Among media firms, the people said, Bloomberg came under particular scrutiny. As part of the probe, investigators last summer asked for Bloomberg to turn over one of their computers at the Commerce Department, according to people familiar with the probe. Bloomberg complied, and federal agents took possession of the computer.
That happened, the people said, after Bloomberg tested its computer system at an embargo procedure known as a "lockup" and found a flaw that could allow reporters to deliver data before the end of the embargo period. "We discovered a flaw in the Department of Commerce's lockup system during a testing period sponsored by the department," said a Bloomberg spokesman. "We alerted Commerce to this flaw when we saw it had potential to be exploited by others to beat their embargo during an actual lockup. We suggested solutions to secure their system and they thanked us for alerting them to the issue."
A Thomson Reuters spokeswoman said the firm wasn't aware of any criminal investigation and hadn't turned over any of their equipment to authorities.
At Dow Jones--which competes with both Bloomberg and Thomson Reuters and which publishes The Wall Street Journal--a spokeswoman said that "over the course of handling thousands of embargoes during the past several years, Dow Jones is not aware of violating an embargo on any major piece of economic data." The spokeswoman said that the company "would never sanction any intentional violation" and that it hadn't been contacted by investigators about any criminal investigation.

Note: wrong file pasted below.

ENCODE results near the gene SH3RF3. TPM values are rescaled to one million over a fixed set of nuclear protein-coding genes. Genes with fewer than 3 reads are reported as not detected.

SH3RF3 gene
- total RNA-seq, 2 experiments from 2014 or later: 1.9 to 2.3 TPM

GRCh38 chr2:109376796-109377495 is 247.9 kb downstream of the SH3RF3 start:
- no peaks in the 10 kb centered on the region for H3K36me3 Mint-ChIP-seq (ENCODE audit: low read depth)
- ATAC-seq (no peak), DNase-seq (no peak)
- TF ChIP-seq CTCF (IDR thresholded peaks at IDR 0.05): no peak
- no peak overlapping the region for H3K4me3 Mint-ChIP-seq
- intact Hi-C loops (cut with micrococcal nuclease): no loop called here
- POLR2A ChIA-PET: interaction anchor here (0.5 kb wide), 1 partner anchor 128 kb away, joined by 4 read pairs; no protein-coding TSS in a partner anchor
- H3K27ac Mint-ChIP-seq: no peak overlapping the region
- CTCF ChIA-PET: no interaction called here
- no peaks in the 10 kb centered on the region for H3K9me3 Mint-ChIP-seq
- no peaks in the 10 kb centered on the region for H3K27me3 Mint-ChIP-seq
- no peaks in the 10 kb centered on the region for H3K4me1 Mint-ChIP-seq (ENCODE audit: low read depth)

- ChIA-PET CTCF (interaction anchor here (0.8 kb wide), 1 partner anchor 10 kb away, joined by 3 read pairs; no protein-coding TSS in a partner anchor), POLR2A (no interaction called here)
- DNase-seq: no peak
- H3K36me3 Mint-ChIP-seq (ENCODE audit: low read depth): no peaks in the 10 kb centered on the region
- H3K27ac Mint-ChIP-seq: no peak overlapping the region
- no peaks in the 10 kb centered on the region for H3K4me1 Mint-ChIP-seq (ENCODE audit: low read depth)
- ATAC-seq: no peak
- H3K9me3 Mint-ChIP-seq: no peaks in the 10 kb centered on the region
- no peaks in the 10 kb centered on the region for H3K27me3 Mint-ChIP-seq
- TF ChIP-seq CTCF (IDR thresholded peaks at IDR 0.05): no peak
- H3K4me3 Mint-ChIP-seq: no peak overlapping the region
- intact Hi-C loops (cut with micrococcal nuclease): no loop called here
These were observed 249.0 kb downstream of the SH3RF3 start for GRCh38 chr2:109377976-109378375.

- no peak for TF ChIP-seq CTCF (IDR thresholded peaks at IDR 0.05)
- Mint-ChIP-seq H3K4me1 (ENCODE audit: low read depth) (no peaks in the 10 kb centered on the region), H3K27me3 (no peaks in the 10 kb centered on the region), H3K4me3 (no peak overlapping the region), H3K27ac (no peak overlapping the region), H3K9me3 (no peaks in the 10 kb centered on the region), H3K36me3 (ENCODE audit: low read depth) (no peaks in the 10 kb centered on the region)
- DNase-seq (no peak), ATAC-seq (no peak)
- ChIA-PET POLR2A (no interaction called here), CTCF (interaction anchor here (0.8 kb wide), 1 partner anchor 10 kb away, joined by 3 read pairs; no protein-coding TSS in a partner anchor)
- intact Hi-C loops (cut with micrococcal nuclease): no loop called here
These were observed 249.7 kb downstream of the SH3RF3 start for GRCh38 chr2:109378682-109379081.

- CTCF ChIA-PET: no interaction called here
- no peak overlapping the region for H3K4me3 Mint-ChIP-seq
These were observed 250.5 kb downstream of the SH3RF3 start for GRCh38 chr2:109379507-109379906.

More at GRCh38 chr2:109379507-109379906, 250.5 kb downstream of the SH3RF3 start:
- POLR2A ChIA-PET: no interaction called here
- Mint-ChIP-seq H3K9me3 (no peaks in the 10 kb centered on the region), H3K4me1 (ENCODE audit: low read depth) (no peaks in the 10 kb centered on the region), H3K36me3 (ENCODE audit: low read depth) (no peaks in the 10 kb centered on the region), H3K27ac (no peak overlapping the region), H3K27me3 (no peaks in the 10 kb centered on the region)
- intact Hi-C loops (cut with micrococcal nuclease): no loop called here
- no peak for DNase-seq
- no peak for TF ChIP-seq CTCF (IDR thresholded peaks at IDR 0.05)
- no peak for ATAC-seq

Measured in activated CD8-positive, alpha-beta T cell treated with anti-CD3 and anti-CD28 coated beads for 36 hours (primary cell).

Federal investigators also sought to determine whether certain smaller media outlets with access to the data may have functioned as extensions of trading firms.
Investigators also looked into whether any specific employees or contractors, rather than the media firms as a whole, broke the rules.
The probe was technically and legally complex, examining whether a decades-old tradition of releasing data such as job totals and economic growth through a select group of media companies could be manipulated via new technology. Adding to the complications, media firms whose businesses rely on speedy transmission of data have long asserted First Amendment rights to work relatively unimpeded by government officials and rules.